It has been already explained, that the Justice-ayre, or Court of Jufticiary, was the fupreme court, civil as well as criminal, over the barons, and thofe refiding within their domains. After the original Court of Seffion was inftituted, it ftill retained its civil jurifdiction; but, upon the erection of the College of Juftice, the authority of the Court of Jufticiary was reftricted to criminal affairs. The judges were the Lord Juftice General, Juftice Clerk, and certain affeffors added to them by the Privy Council, who were chofen from among perfons not verfant in the laws, and whofe commiffions only latted during the particular trials upon which they were appointed to prefide. A conftitution fo highly improper, was altered by Charles II. and the court modelled into its prefent form. It now confifts of the

*

Charles II. parl, 2. feff. 3. c. 16.'

Lord

Lord Juftice General, who is always a peer of the moft diftinguished rank or influence, the Lord Juftice Clerk, and five Commiffioners of Jufticiary, who are alfo Lords of Seffion. The office of Lord Juftice General bears a fimilar relation, in the Court of Jufticiary, to that of one of the extraordinary Lords formerly in the Court of Seffion, and, like these too, ought to be abolished +.

The Court of Justiciary has a fupreme jurifdiction in criminal affairs. The decrees of sheriffs, and other inferior criminal courts, as well as thofe of the Court of Admiralty, are liable to its review. It has been doubted, how far the decrees of the Court of Justiciary itself are fubject to the review of the Houfe of Lords. This is a matter of great importance; and, in fo far as may be confiftent with the deference due to the refpectable perfons who entertain oppofite notions, we deliver our opinion without diffidence or referve, "That an appeal lies from the Court of Jufticiary to the House of Lords."

The decrees of the ancient court of King's Julticiary, or Jufticeayre, from which the prefent court has, after feveral changes, been modelled, were fubject to the review of parliament. That court took cognizance of cauíes both civil and criminal, and these too by jury. After the inftitution of the College of Juftice, when the King's Justiciary no longer meddled with civil causes, we find * King James V. taking the opinion of parliament, upon a criminal trial depending before that judge. Even fince the erection of the court into its prefent form, frequent inftances of the reverfal of fentences of § forfeiture occur in the parliamentary proceedings. But further, an ap peal from the Court of Jufticiary was actually received by the House of Lords, A. D. 1713 1, and the judgment of that court reverfed. In a late cafe, where a petition of appeal, prefented from that court, was difmiffed, it was only found, "That the faid petition and appeal, was not properly brought;" nothing was decided refpecting the general point.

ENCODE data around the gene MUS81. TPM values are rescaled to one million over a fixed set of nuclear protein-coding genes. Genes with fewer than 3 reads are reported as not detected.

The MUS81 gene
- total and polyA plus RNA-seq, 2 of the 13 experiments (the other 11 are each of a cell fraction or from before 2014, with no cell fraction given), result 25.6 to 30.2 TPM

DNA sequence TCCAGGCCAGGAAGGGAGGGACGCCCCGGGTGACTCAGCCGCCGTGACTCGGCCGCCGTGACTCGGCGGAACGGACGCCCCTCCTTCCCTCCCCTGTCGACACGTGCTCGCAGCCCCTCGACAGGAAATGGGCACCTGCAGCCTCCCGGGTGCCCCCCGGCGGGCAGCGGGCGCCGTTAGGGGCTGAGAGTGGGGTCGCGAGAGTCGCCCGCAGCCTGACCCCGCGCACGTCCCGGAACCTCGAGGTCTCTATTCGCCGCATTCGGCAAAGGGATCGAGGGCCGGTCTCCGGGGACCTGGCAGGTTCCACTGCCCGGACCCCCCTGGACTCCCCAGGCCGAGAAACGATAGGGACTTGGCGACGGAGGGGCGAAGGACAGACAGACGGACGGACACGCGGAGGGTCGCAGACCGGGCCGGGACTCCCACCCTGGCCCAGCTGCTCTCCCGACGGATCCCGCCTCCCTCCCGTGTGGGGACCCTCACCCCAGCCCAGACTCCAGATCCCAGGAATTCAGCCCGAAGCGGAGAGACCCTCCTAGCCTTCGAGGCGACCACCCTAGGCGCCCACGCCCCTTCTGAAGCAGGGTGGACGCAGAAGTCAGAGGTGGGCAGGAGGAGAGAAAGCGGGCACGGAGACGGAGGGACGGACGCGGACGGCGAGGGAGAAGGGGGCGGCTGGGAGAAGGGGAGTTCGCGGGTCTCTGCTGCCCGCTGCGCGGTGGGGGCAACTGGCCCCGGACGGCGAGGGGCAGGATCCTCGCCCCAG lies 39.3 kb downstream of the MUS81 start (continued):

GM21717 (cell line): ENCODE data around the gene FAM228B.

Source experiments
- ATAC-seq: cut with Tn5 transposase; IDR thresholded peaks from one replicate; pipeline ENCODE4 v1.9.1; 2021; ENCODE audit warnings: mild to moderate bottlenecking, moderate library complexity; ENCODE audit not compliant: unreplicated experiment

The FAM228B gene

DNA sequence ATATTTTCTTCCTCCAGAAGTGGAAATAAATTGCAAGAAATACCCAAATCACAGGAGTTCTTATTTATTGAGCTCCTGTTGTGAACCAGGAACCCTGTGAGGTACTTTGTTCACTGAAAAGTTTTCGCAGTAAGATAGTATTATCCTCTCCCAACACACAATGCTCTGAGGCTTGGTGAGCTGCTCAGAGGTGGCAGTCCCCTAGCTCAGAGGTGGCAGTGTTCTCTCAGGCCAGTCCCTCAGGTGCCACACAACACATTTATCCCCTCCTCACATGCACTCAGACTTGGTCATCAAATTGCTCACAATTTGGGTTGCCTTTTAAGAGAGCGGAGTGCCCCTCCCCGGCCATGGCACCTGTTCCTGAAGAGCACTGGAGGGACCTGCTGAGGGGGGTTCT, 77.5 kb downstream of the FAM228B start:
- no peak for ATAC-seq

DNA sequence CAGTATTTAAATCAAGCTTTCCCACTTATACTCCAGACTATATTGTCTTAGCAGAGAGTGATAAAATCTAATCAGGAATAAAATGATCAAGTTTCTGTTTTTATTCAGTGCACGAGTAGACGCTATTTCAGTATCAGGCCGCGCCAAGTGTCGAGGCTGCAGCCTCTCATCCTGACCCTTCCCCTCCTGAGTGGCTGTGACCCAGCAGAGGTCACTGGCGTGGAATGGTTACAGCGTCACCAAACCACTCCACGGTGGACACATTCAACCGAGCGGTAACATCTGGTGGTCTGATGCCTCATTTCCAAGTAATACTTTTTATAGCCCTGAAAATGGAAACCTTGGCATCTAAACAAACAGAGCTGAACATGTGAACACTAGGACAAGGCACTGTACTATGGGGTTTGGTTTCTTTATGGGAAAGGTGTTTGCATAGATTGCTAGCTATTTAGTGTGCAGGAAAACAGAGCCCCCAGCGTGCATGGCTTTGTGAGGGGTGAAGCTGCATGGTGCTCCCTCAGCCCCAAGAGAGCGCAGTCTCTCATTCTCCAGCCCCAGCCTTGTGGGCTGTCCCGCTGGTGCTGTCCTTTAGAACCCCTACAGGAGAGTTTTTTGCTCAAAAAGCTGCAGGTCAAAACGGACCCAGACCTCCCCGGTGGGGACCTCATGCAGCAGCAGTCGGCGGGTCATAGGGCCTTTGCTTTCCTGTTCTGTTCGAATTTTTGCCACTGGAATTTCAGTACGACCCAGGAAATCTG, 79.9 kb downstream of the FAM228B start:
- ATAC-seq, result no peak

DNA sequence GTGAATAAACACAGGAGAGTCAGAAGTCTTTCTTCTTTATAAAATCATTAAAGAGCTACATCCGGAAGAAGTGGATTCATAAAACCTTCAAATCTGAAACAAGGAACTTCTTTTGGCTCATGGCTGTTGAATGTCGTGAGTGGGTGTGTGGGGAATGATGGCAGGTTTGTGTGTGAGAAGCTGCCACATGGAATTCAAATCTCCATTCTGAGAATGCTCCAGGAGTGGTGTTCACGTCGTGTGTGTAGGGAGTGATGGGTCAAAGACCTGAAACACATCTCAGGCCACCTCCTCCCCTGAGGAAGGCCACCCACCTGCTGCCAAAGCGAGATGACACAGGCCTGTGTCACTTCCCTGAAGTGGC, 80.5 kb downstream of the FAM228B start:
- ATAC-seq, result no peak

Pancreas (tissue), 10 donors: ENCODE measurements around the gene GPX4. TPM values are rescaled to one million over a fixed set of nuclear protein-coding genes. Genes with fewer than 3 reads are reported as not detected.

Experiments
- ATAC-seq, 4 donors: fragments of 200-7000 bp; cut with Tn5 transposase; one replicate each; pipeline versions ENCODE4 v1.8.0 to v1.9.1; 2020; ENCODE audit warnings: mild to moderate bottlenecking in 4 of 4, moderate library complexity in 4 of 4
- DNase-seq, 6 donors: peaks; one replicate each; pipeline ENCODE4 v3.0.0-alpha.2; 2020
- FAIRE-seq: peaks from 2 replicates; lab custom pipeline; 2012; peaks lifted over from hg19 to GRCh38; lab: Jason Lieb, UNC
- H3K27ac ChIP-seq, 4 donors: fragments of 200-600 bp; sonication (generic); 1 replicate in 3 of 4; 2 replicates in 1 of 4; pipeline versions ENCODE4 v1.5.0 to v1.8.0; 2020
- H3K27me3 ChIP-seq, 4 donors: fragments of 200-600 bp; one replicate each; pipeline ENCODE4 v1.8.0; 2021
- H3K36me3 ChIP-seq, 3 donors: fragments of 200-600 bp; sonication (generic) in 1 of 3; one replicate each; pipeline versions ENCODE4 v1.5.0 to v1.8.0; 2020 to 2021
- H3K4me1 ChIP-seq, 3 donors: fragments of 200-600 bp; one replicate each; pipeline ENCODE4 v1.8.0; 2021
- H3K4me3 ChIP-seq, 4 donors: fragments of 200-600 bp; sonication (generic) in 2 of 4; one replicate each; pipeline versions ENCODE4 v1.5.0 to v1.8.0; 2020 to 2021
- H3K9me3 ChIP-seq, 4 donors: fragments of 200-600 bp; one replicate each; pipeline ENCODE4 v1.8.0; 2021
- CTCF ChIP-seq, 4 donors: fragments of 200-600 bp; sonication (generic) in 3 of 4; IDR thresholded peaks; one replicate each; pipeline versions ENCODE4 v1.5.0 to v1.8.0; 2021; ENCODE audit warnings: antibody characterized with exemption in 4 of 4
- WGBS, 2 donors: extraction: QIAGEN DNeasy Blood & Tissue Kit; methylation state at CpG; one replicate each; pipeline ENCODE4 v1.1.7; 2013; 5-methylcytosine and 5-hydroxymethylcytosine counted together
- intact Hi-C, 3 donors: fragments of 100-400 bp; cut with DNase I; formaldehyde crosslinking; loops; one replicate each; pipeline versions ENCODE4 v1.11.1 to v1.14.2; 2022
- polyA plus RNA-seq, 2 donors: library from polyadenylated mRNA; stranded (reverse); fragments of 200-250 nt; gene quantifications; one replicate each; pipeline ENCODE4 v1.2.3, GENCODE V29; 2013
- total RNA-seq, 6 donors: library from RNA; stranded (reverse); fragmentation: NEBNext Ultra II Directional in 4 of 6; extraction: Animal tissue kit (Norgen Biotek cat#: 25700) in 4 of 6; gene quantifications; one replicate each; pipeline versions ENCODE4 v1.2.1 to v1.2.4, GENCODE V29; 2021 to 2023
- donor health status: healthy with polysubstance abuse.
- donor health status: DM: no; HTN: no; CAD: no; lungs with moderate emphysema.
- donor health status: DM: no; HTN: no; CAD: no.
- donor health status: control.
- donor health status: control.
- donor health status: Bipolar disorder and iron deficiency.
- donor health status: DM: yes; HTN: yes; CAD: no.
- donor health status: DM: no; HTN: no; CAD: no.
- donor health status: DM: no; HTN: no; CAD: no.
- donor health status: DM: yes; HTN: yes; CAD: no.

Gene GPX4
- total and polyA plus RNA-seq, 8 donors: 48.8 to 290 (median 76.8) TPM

The ftrefs which is laid upon no inftances of appeal being to be found from the Court of Justiciary, as prefently modelled to the Scots parliament, is over-balanced by other considerations; befides, it is eafy to explain why there were none. Appeals from the fupreme civil court were not admitted after the inftitution of the College of Juftice, down till the revolution. In that period of a hundred

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+ We apprehend there was no system of liberty in Scotland till the union. Since that, we know but of three trials in which the Lord Juftice General prefided. They were all political. In all of them, government exerted itfelf to make the prifoners objects of exemplary punishment. The first was that of the Glasgow rioters; and in it, the Lord Juftice General entered his diffent and protest against the opinion of the ordinary judges, in finding that the rioters were not subject to a capital punishment. The fecond was that of Provoft Stewart. The third was that of James Stewart of Aucharn, for the murder of Campbell of Glenure, the only trial that we know of, in which a Lord Juftice General, and Lord Advocate, condelcended to go upon a circuit, A trial, in which government was fuppofed to have exerted its utmost influence to procure a conviction of the prifoner; and in which, upon his conviction, the Lord Justice General addressed him in a moft infulting (peech; a speech, which, far from being expreffive of generofity and compaffion, breathed an ardent fpirit of political hatred and refentment. Rec. of Juft. 4th Oct. 1725; printed trial of James Stewart of Aucharn, A, D. 1753.'

"

James V. parl. 6. c. 69.'

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Law Tracts, p. 276.'

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i. e. conviction of high treason." Maclaurin's cales, p. 581,'